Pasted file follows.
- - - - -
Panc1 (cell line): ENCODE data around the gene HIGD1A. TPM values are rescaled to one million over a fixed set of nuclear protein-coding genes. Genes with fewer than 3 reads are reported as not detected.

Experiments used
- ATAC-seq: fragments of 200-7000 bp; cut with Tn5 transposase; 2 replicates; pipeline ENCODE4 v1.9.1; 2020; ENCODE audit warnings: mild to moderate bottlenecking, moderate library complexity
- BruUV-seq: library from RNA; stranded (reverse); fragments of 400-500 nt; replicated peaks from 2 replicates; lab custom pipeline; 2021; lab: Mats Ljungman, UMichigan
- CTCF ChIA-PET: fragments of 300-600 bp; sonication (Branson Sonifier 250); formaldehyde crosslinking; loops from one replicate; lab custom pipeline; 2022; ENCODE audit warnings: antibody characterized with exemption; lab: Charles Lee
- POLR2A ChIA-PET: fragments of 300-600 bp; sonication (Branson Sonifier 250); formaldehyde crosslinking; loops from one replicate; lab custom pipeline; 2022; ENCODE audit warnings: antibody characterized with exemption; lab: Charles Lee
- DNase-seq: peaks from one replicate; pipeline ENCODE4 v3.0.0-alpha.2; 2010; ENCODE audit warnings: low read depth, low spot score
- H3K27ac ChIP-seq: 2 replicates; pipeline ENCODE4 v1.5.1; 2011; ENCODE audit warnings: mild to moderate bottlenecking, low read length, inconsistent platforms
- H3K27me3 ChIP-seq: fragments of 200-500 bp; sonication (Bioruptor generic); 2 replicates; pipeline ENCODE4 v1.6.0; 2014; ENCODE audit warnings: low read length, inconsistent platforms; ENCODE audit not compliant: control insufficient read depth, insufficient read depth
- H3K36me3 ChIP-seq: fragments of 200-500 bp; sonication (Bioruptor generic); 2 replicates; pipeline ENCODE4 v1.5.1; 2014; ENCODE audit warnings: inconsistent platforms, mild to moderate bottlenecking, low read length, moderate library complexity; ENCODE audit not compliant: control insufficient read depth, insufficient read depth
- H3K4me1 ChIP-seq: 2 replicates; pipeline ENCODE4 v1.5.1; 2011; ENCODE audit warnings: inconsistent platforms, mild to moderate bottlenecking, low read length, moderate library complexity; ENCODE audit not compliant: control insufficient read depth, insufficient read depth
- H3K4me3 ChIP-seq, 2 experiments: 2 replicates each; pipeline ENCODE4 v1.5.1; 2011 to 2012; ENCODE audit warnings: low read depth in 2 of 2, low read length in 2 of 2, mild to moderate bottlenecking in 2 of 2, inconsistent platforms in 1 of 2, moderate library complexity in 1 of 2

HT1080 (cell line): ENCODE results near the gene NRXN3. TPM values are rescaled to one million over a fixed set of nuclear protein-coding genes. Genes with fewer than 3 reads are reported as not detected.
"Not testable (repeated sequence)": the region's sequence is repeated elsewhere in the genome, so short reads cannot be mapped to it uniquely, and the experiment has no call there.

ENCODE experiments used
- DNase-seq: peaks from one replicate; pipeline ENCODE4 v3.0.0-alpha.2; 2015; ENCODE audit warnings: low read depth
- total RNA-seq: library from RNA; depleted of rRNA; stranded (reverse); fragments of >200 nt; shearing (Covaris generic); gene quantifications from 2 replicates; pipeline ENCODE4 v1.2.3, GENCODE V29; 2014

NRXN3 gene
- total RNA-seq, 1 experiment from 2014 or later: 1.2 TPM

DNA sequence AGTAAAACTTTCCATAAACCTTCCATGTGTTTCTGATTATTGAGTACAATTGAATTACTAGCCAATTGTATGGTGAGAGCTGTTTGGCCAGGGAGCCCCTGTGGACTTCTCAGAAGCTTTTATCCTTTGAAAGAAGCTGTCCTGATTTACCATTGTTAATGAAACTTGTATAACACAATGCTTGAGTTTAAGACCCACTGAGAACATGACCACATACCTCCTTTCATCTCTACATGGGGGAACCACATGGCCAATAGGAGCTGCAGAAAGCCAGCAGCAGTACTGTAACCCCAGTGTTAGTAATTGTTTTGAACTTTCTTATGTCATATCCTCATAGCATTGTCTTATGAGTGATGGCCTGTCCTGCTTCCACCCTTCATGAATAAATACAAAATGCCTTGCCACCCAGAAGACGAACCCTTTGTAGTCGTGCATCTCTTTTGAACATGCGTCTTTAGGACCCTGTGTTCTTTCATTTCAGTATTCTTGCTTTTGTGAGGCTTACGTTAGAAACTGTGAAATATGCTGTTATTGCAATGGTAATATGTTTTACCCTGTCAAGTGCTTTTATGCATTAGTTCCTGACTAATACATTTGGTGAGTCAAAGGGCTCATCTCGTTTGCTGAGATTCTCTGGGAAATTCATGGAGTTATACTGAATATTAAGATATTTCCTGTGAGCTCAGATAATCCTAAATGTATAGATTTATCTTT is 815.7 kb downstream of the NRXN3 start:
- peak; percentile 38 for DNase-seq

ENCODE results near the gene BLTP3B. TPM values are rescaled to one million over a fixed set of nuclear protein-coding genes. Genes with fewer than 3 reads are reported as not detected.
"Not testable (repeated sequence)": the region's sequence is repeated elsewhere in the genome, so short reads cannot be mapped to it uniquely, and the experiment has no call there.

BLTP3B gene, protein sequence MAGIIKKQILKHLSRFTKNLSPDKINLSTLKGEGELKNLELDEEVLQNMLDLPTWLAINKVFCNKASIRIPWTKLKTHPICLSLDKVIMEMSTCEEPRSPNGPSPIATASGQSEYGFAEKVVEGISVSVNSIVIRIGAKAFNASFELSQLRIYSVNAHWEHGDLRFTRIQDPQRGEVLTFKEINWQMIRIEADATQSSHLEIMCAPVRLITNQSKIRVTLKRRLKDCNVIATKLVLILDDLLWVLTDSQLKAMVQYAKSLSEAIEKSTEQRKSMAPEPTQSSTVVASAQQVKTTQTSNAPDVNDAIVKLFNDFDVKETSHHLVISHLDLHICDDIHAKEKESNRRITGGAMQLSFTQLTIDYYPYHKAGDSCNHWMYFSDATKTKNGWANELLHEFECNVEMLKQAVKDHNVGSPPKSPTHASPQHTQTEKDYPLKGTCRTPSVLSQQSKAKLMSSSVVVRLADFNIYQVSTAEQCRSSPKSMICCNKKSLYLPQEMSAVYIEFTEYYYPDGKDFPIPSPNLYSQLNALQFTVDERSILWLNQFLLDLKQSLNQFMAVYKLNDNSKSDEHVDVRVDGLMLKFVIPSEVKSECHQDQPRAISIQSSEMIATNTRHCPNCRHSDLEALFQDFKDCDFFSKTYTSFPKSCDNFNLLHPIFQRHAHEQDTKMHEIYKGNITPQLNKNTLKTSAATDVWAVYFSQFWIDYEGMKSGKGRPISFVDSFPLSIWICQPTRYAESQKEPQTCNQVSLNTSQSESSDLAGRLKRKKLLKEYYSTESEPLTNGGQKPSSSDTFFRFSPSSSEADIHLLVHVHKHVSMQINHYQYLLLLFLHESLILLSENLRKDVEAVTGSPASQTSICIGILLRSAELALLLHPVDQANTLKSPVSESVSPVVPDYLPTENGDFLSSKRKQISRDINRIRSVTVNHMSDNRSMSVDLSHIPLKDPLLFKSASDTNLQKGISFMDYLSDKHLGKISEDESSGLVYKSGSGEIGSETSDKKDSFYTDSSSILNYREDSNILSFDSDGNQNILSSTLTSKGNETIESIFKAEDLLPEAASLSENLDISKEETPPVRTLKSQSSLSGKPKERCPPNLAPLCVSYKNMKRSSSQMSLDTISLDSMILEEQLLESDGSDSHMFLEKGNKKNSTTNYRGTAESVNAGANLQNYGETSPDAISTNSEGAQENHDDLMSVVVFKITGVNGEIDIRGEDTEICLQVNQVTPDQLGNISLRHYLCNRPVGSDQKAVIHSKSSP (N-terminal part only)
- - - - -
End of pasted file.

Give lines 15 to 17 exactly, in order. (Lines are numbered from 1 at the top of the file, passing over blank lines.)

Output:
ENCODE experiments used
- DNase-seq: peaks from one replicate; pipeline ENCODE4 v3.0.0-alpha.2; 2015; ENCODE audit warnings: low read depth
- total RNA-seq: library from RNA; depleted of rRNA; stranded (reverse); fragments of >200 nt; shearing (Covaris generic); gene quantifications from 2 replicates; pipeline ENCODE4 v1.2.3, GENCODE V29; 2014